By Hugh G. Willett
Monday, September 5, 2011
Experts say the problem is based on the unique characteristics of a type of industrial waste produced by the Tate & Lyle Co. in Loudon.
Officials at Santek, the company operating the landfill, said earlier this year that they were working around the clock to stabilize the landfill. An Aug. 16 review of the site by TDEC determined that further study of the situation was needed before the order could be lifted.
"We do not know yet whether the order will be lifted. We asked for more time to review the site and more data. The outcome will be dependent on those results," said Tisha Calabrese-Benton, spokeswoman for TDEC.
Santek, based in Cleveland, Tenn., responded to questions in a letter from David Hollinshead that stated, "TDEC agreed that significant progress is being made but monitoring still needs to occur for another four to six weeks.
"A plan also needs to be developed as to re-entering the event area once the order is lifted."
The order, issued by TDEC in January 2011, followed a landslide in November 2010 when 100,000 cubic yards of waste slipped off the containment area. The slide created other hazards, including exposed garbage and drainage problems.
"It's a fairly rare event to have slope failure this size," said Steve Field, chairman of the Loudon County Solid Waste Commission.
Part of the challenge, Field said, is the stabilization of large amounts of industrial waste that must be mixed with garbage to create the correct density and moisture level that will allow the material to be moved into large piles.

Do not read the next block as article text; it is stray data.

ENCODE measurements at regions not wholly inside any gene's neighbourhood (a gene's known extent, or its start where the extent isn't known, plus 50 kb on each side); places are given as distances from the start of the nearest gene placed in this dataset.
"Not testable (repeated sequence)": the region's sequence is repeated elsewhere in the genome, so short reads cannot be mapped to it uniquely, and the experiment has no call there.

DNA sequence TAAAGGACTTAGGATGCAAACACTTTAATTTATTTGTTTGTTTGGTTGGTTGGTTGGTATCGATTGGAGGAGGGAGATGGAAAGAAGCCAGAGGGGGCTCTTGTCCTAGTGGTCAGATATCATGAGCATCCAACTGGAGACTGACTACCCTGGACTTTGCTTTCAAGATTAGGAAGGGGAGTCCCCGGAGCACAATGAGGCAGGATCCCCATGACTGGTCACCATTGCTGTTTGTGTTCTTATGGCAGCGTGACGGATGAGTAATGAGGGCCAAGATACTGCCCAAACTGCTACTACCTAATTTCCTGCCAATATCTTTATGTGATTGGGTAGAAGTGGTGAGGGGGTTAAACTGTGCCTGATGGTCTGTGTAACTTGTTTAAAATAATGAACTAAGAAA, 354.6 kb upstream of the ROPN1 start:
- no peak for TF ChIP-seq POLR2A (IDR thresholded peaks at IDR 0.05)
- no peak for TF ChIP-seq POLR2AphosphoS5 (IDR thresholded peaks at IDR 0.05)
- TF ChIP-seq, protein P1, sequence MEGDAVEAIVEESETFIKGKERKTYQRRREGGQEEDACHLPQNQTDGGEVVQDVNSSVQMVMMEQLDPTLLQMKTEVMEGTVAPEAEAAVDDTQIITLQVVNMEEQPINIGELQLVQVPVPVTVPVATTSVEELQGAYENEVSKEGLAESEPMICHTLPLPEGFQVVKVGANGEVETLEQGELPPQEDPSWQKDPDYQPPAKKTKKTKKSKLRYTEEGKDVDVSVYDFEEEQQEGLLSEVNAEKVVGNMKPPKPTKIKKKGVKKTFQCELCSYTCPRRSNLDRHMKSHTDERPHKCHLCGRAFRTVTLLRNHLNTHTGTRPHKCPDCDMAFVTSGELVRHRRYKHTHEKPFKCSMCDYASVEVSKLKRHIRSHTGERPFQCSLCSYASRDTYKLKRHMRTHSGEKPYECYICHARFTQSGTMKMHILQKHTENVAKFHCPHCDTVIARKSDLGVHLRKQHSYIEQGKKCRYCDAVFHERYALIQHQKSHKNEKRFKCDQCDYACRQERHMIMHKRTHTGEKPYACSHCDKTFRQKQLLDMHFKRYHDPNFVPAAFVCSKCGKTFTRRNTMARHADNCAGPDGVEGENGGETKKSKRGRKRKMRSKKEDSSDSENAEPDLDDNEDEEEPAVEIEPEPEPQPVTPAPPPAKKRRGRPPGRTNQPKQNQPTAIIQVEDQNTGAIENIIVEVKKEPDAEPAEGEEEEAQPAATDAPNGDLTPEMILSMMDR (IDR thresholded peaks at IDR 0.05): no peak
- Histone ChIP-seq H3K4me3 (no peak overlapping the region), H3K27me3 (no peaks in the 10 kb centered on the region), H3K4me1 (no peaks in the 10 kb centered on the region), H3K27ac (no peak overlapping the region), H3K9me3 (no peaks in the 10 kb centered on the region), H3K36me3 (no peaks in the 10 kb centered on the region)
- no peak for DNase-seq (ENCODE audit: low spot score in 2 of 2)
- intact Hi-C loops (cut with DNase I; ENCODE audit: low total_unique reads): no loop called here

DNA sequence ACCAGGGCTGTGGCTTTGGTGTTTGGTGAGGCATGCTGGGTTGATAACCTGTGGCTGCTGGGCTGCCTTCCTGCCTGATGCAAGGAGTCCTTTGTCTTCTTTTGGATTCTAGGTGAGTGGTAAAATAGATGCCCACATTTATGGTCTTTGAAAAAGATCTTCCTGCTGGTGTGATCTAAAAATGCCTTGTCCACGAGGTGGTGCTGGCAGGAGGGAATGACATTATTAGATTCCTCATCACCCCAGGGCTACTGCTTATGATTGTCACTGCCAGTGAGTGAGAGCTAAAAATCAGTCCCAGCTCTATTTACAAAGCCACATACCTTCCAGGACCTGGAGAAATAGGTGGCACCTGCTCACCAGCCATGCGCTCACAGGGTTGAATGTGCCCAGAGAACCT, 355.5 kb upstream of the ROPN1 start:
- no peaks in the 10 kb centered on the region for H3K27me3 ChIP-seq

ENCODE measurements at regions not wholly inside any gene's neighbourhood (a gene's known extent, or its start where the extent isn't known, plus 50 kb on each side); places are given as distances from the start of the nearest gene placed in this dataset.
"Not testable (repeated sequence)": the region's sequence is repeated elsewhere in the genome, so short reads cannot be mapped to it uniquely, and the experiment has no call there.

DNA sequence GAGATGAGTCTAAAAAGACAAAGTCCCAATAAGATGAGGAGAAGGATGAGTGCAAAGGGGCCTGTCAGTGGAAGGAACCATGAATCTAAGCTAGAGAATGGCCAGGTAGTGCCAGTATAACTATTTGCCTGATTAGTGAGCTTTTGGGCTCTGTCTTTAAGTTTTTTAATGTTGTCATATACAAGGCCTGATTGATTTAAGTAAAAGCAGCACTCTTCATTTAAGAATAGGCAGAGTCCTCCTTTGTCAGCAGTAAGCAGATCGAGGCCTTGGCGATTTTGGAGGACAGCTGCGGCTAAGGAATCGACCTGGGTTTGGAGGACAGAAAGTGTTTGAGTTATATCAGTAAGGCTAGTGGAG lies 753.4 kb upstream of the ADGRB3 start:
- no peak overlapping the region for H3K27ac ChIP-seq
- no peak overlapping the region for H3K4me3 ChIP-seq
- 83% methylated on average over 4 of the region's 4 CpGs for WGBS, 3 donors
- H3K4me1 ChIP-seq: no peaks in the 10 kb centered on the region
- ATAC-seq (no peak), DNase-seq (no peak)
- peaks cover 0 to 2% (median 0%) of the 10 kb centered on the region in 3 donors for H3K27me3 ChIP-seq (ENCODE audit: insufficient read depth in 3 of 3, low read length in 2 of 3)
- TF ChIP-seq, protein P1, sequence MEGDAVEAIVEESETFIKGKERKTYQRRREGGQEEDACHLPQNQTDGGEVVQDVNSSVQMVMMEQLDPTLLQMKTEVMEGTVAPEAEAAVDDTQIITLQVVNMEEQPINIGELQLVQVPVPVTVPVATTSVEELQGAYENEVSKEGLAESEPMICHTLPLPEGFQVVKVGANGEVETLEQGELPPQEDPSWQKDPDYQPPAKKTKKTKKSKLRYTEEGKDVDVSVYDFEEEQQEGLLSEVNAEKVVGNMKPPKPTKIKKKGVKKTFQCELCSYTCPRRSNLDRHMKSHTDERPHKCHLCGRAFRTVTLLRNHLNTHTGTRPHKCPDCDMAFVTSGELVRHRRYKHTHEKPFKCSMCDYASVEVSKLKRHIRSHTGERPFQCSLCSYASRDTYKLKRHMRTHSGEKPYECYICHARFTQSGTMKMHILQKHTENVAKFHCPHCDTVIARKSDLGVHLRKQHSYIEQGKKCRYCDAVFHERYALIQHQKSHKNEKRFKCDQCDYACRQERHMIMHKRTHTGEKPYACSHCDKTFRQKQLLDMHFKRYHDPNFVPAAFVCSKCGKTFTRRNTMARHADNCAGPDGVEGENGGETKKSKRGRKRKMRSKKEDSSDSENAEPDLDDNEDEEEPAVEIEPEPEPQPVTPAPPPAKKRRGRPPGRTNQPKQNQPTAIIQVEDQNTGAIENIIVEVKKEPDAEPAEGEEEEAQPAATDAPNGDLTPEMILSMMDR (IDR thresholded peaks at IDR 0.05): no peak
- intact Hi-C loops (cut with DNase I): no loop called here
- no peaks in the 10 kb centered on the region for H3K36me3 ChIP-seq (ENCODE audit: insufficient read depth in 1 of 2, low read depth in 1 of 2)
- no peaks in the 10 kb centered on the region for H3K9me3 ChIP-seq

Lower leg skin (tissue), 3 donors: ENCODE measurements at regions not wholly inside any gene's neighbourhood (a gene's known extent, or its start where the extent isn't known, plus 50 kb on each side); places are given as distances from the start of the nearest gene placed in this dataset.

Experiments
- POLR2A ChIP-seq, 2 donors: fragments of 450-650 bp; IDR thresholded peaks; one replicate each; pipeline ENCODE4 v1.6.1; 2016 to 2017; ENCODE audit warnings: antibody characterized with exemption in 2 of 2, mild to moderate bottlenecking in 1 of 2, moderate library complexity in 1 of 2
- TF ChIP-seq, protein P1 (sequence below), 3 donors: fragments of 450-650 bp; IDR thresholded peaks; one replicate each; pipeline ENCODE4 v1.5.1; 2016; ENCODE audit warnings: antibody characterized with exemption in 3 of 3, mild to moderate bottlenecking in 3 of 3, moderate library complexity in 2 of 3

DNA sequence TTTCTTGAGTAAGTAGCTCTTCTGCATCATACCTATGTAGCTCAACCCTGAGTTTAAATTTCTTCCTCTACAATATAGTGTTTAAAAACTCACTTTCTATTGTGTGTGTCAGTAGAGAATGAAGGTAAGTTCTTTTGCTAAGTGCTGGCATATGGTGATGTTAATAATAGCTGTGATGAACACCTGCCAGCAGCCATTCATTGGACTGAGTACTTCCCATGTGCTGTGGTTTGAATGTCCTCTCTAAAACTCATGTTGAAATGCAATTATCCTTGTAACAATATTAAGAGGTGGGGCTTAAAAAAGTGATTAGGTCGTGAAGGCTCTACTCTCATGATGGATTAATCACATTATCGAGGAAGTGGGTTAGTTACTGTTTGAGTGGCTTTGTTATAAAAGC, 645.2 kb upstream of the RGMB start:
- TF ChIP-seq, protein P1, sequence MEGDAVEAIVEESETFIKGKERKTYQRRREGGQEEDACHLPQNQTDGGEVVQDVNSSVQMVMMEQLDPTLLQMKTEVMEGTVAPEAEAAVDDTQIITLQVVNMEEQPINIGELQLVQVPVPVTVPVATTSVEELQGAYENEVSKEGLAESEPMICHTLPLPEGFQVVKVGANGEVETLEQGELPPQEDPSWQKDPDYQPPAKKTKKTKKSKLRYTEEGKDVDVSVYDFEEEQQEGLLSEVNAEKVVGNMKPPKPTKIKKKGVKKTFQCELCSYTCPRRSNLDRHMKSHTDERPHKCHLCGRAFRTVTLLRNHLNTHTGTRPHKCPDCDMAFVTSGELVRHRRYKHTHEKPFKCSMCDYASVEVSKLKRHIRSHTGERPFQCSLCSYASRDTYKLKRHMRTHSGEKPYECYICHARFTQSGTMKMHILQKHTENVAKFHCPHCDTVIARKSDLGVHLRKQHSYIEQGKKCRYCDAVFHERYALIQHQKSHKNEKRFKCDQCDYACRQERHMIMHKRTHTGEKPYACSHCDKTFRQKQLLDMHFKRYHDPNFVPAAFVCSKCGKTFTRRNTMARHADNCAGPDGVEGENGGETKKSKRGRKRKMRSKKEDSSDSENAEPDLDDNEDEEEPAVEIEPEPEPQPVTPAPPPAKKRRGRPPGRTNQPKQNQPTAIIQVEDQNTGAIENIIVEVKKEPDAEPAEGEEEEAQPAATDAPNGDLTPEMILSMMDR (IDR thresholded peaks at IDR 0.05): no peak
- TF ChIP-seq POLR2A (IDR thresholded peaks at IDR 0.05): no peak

About 60 percent of the waste taken in at the landfill is "special waste" from commercial customers and about 40 percent is ordinary garbage, Field said.
TDEC confirmed that one of the problems with stabilizing the landfill is the unique type of waste — referred to as "sludge."
Santek and TDEC have been analyzing the sludge to figure out better ways of dealing with it, Field said.
It is not clear what the sludge is. Tate & Lyle spokesman Chris Olsen would confirm only that the company does send permitted waste to the landfill.
"I don't know what's in it exactly," Field said, though he said it is not a hazardous material.
Santek has hired a consultant to help study the problem and an upcoming report should be helpful in understanding the problem, Field said.
The consultant, Robert Bachus, a geologist working with environmental engineering firm Geosyntec, called the waste material "unique" and has the "consistency of yogurt."
Field said — and TDEC confirmed — the landfill has met all of the quarterly requirements and deadlines stipulated in the TDEC order.